New Appointment System Poses Interesting Challenges
A new trucker appointment system is posing some unique challenges for Oakland’s largest terminal. The system, which was implemented via a regulatory mandate, has not been the easiest to put into effect. While some say that the system has led to improvements, others don’t agree. Risks about demurrage costs due to insufficient slots have caused some of those involved to voice complaints.
Oakland International Container Terminal’s experience may serve as an example to other BCOs who ship through seaports in the future. Due to increased cargo volumes, even the largest ports have struggled to handle traffic. The traditional 40-hour work week has proved to be in sufficient to handle these needs, leading many terminals to add second shifts. However, the use of mandatory appointments to spread out truck flow evenly over these 16 hour days has proved to be a controversial move.
The second-largest tenant in Oakland terminated its lease and declared bankruptcy this past spring. Outer Harbor Terminal’s exit from the market led to nearly all of its container volume arriving at Oakland’s International Container Terminal. Operators at the terminal noted that it now handles roughly 4,600 gate moves during normal daytime shifts and 1,200 trucks during night shift. These numbers even surpass those at the Los Angeles-Long Beach port area.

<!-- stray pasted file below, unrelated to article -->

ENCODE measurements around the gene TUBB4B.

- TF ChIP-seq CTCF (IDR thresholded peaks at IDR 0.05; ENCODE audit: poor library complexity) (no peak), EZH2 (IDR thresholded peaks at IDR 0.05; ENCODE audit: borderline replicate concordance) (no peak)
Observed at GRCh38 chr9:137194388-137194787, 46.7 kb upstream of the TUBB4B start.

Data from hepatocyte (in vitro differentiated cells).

The challenge this system poses involves truckers having to secure their appointment before the time they have to store their imported containers runs out. Everyone is worried about stacking up storage fees. These fees, which are known as demurrage, can serve as a very difficult financial burden to deal with.
Even nightshifts don’t do much to resolve the problem, as many truckers and warehouses don’t operate during these hours. This program has changed up the way things work in the Oakland area, and is scheduled to be reevaluated in two months.